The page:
Tribe Happenings: Starting Rotation Shuffle
July 22, 2012
That's right boys and girls, Tony Lastoria has finally agreed to take a much-needed break. Of course, on his way to that break, that didn't stop him from taking in a few Mudcats' games, but, it is what it is. With Tony strolling across a white-sanded beach, I've got the daunting task of filling in for a day with Tribe Happenings. Heaven Help Us All...
On Roberto Hernandez...
Roberto Hernandez has received a Visa from the U.S. Consulate in the Dominican Republic and will arrive in Cleveland on Saturday night, according to reports.
It was believed that Hernandez would avoid a suspension from major league baseball, thanks to a restructuring of his contract back in March. Unfortunately, that report turned out to be false. The office of the Bud Selig dispensed a three-week suspension for age and identity fraud. His suspension begins today, and will last until August 10th.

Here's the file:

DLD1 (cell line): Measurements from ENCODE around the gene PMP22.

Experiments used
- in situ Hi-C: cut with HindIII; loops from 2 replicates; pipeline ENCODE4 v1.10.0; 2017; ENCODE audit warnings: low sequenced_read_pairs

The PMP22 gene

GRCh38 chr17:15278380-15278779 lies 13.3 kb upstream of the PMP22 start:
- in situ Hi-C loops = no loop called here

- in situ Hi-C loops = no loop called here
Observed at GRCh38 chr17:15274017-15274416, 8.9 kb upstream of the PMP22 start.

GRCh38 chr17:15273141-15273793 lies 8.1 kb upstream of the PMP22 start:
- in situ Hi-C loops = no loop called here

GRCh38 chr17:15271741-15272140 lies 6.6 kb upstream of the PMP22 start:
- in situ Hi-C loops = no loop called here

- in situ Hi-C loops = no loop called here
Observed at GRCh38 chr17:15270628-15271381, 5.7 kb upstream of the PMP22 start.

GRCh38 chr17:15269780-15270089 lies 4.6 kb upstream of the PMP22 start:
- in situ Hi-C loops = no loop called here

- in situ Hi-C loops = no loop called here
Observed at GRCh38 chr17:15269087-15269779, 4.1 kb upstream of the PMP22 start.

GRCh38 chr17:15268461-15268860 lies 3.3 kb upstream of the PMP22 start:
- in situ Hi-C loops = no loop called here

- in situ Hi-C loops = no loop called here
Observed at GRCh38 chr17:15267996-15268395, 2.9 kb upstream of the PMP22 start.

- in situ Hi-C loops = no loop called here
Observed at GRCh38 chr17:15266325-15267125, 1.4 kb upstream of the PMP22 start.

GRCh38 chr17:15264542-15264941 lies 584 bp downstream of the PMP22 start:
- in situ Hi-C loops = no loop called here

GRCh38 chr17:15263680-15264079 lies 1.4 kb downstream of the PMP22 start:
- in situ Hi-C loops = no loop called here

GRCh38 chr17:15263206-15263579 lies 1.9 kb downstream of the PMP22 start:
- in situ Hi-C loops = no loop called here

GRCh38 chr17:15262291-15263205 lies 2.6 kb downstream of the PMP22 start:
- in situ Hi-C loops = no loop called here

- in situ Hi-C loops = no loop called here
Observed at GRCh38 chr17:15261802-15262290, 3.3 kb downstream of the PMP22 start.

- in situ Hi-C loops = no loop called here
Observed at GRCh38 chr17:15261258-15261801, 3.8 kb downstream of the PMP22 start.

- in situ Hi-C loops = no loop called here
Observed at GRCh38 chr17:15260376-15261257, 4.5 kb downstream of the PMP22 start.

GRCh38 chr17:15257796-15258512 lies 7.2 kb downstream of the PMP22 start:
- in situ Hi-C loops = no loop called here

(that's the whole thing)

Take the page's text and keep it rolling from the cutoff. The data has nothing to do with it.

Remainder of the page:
Hernandez is eligible for a rehabilitation assignment to a minor league affiliate during his suspension. It’s believed that Hernandez will throw a bullpen session this weekend, then follow that up with at least four starts as his “spring training.” If all goes well, Hernandez will join the Indians and their rotation in mid August.
Hernandez, the pitcher formerly known as Fausto Carmona, has been fighting to get back his visa after he was caught lying about his identity. It turned out the 28-year-old Fausto Carmona, was neither 28, nor was he Fausto Carmona. Carmona is really the 31-year old Roberto Hernandez Heredia. He was arrested in the Dominican in January. The Dominican authorities dropped charges in February after he completed a work program in which he discouraged young Dominican baseball players from changing their name to play in the U.S.